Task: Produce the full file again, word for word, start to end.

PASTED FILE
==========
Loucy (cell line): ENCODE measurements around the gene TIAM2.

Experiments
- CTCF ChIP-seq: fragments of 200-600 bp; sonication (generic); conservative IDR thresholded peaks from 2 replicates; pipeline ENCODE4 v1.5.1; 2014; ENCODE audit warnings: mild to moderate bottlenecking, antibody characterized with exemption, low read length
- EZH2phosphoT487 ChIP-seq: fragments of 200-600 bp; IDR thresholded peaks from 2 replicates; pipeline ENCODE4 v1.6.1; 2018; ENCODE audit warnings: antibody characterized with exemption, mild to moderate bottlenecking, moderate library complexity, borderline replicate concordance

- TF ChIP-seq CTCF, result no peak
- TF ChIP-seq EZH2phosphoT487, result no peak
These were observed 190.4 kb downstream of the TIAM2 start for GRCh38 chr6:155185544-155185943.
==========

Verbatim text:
Loucy (cell line): ENCODE measurements around the gene TIAM2.

Experiments
- CTCF ChIP-seq: fragments of 200-600 bp; sonication (generic); conservative IDR thresholded peaks from 2 replicates; pipeline ENCODE4 v1.5.1; 2014; ENCODE audit warnings: mild to moderate bottlenecking, antibody characterized with exemption, low read length
- EZH2phosphoT487 ChIP-seq: fragments of 200-600 bp; IDR thresholded peaks from 2 replicates; pipeline ENCODE4 v1.6.1; 2018; ENCODE audit warnings: antibody characterized with exemption, mild to moderate bottlenecking, moderate library complexity, borderline replicate concordance

- TF ChIP-seq CTCF, result no peak
- TF ChIP-seq EZH2phosphoT487, result no peak
These were observed 190.4 kb downstream of the TIAM2 start for GRCh38 chr6:155185544-155185943.